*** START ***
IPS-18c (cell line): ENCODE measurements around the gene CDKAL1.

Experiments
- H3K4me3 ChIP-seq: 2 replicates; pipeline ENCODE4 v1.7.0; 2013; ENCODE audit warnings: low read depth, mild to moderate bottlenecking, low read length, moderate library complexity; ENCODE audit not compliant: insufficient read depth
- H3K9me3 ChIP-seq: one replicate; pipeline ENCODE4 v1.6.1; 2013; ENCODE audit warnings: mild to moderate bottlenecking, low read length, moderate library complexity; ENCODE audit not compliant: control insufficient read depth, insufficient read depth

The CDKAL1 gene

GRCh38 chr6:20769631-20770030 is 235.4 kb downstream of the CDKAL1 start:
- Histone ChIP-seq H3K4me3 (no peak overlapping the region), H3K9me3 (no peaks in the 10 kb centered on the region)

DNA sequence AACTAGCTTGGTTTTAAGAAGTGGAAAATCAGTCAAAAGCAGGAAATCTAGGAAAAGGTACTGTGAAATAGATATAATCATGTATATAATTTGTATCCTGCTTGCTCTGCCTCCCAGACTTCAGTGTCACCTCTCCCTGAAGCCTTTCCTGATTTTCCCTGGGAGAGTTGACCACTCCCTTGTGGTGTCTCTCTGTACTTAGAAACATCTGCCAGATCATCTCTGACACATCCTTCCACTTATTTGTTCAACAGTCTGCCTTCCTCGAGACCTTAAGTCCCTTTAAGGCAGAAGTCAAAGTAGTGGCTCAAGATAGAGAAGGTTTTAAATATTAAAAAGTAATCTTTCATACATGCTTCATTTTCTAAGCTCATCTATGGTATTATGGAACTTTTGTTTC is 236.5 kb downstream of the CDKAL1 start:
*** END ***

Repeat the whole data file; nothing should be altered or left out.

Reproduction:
IPS-18c (cell line): ENCODE measurements around the gene CDKAL1.

Experiments
- H3K4me3 ChIP-seq: 2 replicates; pipeline ENCODE4 v1.7.0; 2013; ENCODE audit warnings: low read depth, mild to moderate bottlenecking, low read length, moderate library complexity; ENCODE audit not compliant: insufficient read depth
- H3K9me3 ChIP-seq: one replicate; pipeline ENCODE4 v1.6.1; 2013; ENCODE audit warnings: mild to moderate bottlenecking, low read length, moderate library complexity; ENCODE audit not compliant: control insufficient read depth, insufficient read depth

The CDKAL1 gene

GRCh38 chr6:20769631-20770030 is 235.4 kb downstream of the CDKAL1 start:
- Histone ChIP-seq H3K4me3 (no peak overlapping the region), H3K9me3 (no peaks in the 10 kb centered on the region)

DNA sequence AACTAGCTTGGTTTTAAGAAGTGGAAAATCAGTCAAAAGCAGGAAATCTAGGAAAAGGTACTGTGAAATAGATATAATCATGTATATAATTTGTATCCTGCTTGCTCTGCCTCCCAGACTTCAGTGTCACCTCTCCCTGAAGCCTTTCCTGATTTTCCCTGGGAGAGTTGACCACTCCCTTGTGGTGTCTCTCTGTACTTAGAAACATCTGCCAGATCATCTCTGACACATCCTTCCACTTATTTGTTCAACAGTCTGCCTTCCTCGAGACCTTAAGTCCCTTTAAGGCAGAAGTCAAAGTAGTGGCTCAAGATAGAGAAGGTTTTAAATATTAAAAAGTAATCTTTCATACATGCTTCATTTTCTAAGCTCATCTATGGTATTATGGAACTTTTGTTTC is 236.5 kb downstream of the CDKAL1 start: